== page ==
Swedish CEO Guy Hudson wrote in a memo to staff members Wednesday that the U.S. Attorney’s Office is now among the agencies reviewing practices at the institute, based at the Cherry Hill campus in Seattle.

Share story

The U.S. Attorney’s Office has launched an investigation of Swedish Health’s neurosurgery unit, adding a new layer of scrutiny to a distinguished institute that was recently the subject of stories in The Seattle Times.

Swedish’s interim CEO, Dr. Guy Hudson, wrote in a memo to staff members Wednesday that the U.S. Attorney’s Office is now among the agencies examining practices at the facility.

“As with all regulatory reviews, we will cooperate fully to ensure that we are living our values and upholding the highest standards,” Hudson said in his message. In a statement to The Times, Hudson said the investigation will help Swedish understand the full extent of the issues “so we can quickly and thoroughly address them.”

A Swedish spokeswoman said she did not immediately have details about the scope of the federal inquiry, or whether it was a criminal or civil examination. The U.S. Attorney’s Office in Seattle declined comment.


Surgery was supposed to mean a better life for Talia. But something went wrong.

High volume, big dollars, rising tension at Swedish's Cherry Hill hospital

Swedish double-booked its surgeries, and the patients didn’t know

Swedish’s ambitious plans involved a developer with a stake in their success

Ongoing coverage

More on this investigation » Full 'Quantity of Care' series » More Times Watchdog stories

The Seattle Times published an investigation of the Swedish Neuroscience Institute last month, exposing turmoil and a range of internal concerns about patient care. The Times documented concerns among staffers about how some surgeons juggled multiple operations at the same time. And patient-safety indicators showed the Swedish-Cherry Hill campus, where the neuroscience institute is based, lagging behind peer hospitals on some measures.

The internal concerns had emerged amid dramatic growth in the number of surgeries and billings at the institute in recent years. In 2015, the Swedish-Cherry Hill campus had the highest Medicare reimbursements per inpatient visit of any U.S. hospital with at least 150 beds.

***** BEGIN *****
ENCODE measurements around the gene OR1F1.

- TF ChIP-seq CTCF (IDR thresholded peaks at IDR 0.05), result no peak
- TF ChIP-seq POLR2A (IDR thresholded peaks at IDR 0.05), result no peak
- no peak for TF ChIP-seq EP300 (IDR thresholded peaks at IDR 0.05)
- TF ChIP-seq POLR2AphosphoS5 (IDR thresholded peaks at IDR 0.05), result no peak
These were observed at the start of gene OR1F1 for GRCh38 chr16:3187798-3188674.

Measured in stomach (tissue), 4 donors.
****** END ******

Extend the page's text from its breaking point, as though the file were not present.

Over the past few weeks, in the fallout from The Times investigation, Swedish CEO Tony Armada resigned, as did the Swedish Neuroscience Institute’s top surgeon, Dr. Johnny Delashaw. State health regulators also have launched an investigation into the practices at Swedish-Cherry Hill.

Hudson, who was appointed interim CEO after Armada’s departure, apologized to staff in an interview last week, saying leaders had failed to act quickly enough on the concerns raised by caregivers. He said some staffers felt as if there was a culture of intimidation that punished those who tried to raise concerns.

Swedish operates as part of the Providence St. Joseph Health system, which encompasses 50 hospital campuses in seven states. Providence is headed by Dr. Rod Hochman, who was CEO of Swedish until 2012, when Providence and Swedish merged.

Hochman, in his first substantial remarks since The Times investigation, wrote to Swedish staffers on Tuesday to say that he has refrained from commenting to give Hudson “the space he needs to make the necessary decisions and take action to begin restoring accountable senior leadership and trust among our caregivers and the community.”

“Though you have not heard from me directly, Swedish has been very much on my mind,” Hochman wrote. “I care deeply about the organization and am painfully aware that this has been a difficult time for all of you.”

Swedish staffers have expressed frustration in recent days that Hochman hasn’t taken responsibility for some of the issues at Swedish. Delashaw, the workhorse surgeon who faced numerous internal complaints about his practices, was initially hired by Providence in 2013 and placed at Cherry Hill despite questions about his work that had surfaced in California.

Hochman said in his staff memo that Delashaw “was initially hired by our chief clinical officer at the time, not me.”

At the end of 2014, the neuroscience institute was looking for a new leader. Four people who attended a small meeting called by Hochman have said Hochman quashed discussion of a national search for a new leader and instead told surgeons the new leader would be chosen internally. Despite dozens of internal complaints about Delashaw, he was elevated to be the neuroscience institute’s leader.

At times, workers raised concerns about Delashaw to Hochman, according to records. Dr. Ralph Pascualy, then the chief executive of physicians at Swedish, confronted Hochman about Delashaw in a November memo that urged Hochman to take action.

“You are perceived as giving him special privilege and honor when he is held in extremely low regard by every other physician on the medical staff,” Pascualy wrote.